Colonel Smith will go to Paris to communicate the whole to Mr. Jefferson, and entreat him to come over to London, in order to finish as much as possible of it immediately, and to agree with the Portuguese minister at the same time. Mr. Jefferson has long projected a visit to England, and this will be a good opportunity. No notice will be taken of it, publicly, in America; and his real errand will be concealed from the public here.

If the sum limited by congress should be insufficient, we shall be embarrassed; and, indeed, a larger sum could not be commanded, unless a new loan should be opened in Holland. I doubt not a million of guilders might be obtained there, upon the same terms with the last two millions. This would enable congress to pay their interest in Europe, and to pay the French officers, who are uneasy.

With great respect, &c.

John Adams.

THE MARQUIS DE LAFAYETTE TO JOHN ADAMS.

My Dear Sir,

I have been honored with your favor by Mr. Joy, to whom I will readily render every service in my power; and I am also to thank you for the valuable books you took the trouble to collect for me. In the cause of my black brethren I feel myself warmly interested, and most decidedly side, so far as respects them, against the white part of mankind. Whatever be the complexion of the enslaved, it does not, in my opinion, alter the complexion of the crime which the enslaver commits, a crime much blacker than any African face. It is to me a matter of great anxiety and concern, to find that this trade is sometimes perpetrated under the flag of liberty, our dear and noble stripes, to which virtue and glory have been constant standard-bearers. Inclosed, I beg leave to send a letter to Mr. Sharp with acknowledgments for his attention.

No event of great importance in Paris. Cardinal de Rohan’s affair has produced many memoirs; which of the different tales is the right one, I do not pretend to say. The cardinal has been either a rogue or a fool; the latter seems the most probable. All the farms have been renewed with an augmentation of revenue, that of tobacco excepted, and on this, as well as on every other point, I stand a warm opposer to the principles of the farm. On this side of the channel, when good deeds fail, you will, at least, find good intentions; in England, neither. While policy is the result of passion, not of reason, every sensible calculation is at an end. And it is still a matter of doubt with me, however strange it appears, if they will give up the posts, or let us have the pleasure to walk into those formidable works on our Saratoga tune of Yankee doodle.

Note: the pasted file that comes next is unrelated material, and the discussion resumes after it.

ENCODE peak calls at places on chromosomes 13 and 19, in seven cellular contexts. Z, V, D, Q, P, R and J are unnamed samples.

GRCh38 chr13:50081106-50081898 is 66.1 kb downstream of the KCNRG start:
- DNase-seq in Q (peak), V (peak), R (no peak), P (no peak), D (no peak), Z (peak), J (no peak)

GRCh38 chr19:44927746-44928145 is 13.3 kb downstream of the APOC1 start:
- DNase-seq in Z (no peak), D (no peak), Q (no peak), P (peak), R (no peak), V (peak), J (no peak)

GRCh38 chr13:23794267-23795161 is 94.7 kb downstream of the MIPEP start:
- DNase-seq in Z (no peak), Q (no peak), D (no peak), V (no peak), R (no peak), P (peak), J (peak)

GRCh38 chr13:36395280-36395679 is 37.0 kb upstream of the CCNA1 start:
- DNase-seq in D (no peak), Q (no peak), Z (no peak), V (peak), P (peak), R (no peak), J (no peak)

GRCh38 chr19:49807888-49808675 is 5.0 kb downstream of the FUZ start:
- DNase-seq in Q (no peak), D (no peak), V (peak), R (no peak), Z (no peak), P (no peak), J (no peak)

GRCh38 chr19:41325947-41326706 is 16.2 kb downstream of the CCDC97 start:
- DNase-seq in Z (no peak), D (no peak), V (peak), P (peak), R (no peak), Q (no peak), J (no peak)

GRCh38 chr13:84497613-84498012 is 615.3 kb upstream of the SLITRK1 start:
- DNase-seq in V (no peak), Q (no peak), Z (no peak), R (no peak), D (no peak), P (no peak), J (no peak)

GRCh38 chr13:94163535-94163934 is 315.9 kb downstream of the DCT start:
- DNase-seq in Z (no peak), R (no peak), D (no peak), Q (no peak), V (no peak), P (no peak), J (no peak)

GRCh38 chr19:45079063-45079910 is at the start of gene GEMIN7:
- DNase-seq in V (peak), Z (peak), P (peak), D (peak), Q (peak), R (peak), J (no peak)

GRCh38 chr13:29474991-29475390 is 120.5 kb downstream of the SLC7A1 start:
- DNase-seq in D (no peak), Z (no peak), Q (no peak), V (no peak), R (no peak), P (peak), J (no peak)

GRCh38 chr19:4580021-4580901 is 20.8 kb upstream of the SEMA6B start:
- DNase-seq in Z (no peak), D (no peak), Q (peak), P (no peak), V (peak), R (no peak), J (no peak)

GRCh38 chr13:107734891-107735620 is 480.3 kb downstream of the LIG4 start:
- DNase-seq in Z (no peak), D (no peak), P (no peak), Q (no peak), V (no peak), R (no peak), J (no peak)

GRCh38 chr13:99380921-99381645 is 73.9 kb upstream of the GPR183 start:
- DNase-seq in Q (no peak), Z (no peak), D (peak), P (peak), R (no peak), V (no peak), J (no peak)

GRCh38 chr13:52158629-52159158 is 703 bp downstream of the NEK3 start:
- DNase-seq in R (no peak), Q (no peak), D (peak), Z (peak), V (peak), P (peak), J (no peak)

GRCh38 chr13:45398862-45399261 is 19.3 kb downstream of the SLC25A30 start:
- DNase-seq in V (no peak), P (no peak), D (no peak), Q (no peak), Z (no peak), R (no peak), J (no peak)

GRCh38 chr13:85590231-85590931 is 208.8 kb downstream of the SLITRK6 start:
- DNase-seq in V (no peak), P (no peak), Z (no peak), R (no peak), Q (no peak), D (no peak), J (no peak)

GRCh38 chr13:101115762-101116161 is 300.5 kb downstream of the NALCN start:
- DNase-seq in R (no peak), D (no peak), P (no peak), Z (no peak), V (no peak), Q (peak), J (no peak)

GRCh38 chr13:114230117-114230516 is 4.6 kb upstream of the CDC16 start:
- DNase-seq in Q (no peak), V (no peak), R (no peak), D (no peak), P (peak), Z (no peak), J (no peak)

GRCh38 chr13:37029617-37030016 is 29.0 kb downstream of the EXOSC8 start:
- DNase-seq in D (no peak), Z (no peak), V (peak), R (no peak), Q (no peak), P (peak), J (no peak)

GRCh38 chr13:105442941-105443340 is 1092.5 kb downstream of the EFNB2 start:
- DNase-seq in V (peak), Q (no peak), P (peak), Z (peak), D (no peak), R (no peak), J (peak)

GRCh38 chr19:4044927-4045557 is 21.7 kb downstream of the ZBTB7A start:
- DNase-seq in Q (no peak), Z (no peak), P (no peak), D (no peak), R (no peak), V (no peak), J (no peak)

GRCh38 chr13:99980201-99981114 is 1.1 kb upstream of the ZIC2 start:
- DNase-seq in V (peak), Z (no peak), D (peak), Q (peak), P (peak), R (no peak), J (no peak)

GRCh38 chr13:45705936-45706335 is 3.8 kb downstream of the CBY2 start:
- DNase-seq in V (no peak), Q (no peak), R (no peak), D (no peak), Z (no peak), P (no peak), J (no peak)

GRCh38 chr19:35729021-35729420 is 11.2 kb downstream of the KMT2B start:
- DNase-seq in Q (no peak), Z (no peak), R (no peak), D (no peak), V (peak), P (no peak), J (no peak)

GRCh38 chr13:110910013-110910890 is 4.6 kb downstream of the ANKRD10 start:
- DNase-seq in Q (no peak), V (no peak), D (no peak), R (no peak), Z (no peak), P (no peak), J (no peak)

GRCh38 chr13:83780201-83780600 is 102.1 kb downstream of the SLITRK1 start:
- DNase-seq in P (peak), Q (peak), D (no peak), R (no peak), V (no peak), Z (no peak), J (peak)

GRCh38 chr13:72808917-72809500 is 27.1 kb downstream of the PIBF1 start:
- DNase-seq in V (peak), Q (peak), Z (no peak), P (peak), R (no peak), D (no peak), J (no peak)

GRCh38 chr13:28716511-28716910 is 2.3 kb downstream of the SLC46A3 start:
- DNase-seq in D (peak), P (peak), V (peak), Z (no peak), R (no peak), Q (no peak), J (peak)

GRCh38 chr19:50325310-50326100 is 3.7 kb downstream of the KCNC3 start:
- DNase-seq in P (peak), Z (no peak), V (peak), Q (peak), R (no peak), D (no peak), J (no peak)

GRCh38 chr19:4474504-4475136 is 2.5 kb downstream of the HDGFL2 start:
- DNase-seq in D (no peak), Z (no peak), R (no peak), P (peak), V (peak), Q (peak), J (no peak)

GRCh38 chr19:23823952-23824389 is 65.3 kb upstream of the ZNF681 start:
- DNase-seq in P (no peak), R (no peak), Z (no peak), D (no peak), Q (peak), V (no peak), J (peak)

With every sentiment, &c.

Lafayette.

TO SECRETARY JAY.

Sir,

On Monday evening another conference was held with the Tripolitan ambassador, attended with his interpreter, Benamor, who is a decent man, and very ready in the English as well as Arabic and Italian. The foreign ministers here say, it is the custom of all the ambassadors from Barbary to be much connected with Jews, to whom they are commonly recommended. It may be supposed the Jews have interested motives, and, therefore, although their interference cannot be avoided, they ought to be objects of jealousy. Benamor soon betrayed proofs enough that he had no aversion to the ambassador’s obtaining large terms.

The ambassador, who is known to many of the foreign ministers here, is universally well spoken of.

When he began to explain himself concerning his demands, he said, “they would be different, according to the duration of the treaty; if that were perpetual, they would be greater; if for a term of years, less. His advice was, that it should be perpetual. Once signed by the bashaw, dey, and other officers, it would be indissoluble, and binding forever upon all their successors. But, if a temporary treaty were made, it might be difficult and expensive to revive it; for a perpetual treaty, such as they had now with Spain, a sum of thirty thousand guineas must be paid upon the delivery of the articles signed by the dey and other officers. If it were agreed to, he would send his secretary by land to Marseilles, and from thence by water to Tripoli, who should bring it back by the same route, signed by the dey, &c. He had proposed so small a sum in consideration of the circumstances, but declared it was not half of what had been lately paid them by Spain. If we chose to treat upon a different plan, he would make a treaty perpetual, upon the payment of twelve thousand five hundred guineas for the first year, and three thousand guineas annually, until the thirty thousand guineas were paid.” It was observed that these were large sums, and vastly beyond expectation. But his Excellency answered, that they never made a treaty for less. Upon the arrival of a prize, the dey and the other officers were entitled by law to large shares, by which they might make greater profits than these sums amounted to, and they never would give up this advantage for less.

He was told, that, although there was a full power to treat, the American ministers were limited to a much smaller sum; so that it would be impossible to do any thing until we could write to congress and know their pleasure. Colonel Smith was present at this, as he had been at the last conference, and agreed to go to Paris to communicate all to Mr. Jefferson, and persuade him to come here, that we may join in further conferences, and transmit the result to congress. The ambassador believed that Tunis and Morocco would treat upon the same terms, but would not answer for Algiers; they would demand more. When Mr. Jefferson arrives, we shall insist upon knowing the ultimatum, and transmit it to congress.